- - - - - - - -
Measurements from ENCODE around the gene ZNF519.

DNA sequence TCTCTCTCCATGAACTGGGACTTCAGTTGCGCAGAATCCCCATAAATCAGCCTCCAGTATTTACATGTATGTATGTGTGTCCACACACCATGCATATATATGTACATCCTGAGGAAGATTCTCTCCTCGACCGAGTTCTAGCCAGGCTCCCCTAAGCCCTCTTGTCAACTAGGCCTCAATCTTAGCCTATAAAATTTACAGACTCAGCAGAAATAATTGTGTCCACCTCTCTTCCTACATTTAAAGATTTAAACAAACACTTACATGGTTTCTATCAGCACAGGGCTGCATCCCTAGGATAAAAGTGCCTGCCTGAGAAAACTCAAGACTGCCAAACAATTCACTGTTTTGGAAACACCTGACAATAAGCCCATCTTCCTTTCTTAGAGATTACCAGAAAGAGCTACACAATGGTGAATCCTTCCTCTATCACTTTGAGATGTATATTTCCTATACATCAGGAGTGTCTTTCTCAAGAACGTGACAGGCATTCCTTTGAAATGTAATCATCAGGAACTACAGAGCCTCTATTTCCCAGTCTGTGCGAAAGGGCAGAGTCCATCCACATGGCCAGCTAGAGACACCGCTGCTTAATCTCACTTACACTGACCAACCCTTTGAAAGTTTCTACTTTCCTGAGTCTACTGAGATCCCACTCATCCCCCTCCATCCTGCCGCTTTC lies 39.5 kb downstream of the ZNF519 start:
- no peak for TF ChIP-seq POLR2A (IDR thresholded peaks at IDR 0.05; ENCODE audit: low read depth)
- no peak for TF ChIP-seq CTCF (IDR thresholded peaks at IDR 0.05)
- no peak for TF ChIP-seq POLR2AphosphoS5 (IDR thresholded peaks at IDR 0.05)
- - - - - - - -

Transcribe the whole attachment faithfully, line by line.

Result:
Measurements from ENCODE around the gene ZNF519.

DNA sequence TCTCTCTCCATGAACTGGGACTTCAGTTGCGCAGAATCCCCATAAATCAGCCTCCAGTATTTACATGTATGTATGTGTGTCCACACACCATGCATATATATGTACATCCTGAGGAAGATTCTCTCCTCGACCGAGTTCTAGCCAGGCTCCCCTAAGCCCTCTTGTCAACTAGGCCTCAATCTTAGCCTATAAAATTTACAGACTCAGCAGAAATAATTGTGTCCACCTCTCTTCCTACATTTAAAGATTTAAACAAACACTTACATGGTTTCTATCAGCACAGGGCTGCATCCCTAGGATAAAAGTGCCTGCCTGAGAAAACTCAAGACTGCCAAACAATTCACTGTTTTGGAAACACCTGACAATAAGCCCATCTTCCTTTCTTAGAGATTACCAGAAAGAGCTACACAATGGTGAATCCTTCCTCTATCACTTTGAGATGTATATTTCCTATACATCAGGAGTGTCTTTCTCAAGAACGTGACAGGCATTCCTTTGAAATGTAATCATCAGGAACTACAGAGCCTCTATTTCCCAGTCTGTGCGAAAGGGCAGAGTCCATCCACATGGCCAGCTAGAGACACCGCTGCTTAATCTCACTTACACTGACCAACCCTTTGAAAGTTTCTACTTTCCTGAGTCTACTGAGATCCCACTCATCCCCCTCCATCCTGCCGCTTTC lies 39.5 kb downstream of the ZNF519 start:
- no peak for TF ChIP-seq POLR2A (IDR thresholded peaks at IDR 0.05; ENCODE audit: low read depth)
- no peak for TF ChIP-seq CTCF (IDR thresholded peaks at IDR 0.05)
- no peak for TF ChIP-seq POLR2AphosphoS5 (IDR thresholded peaks at IDR 0.05)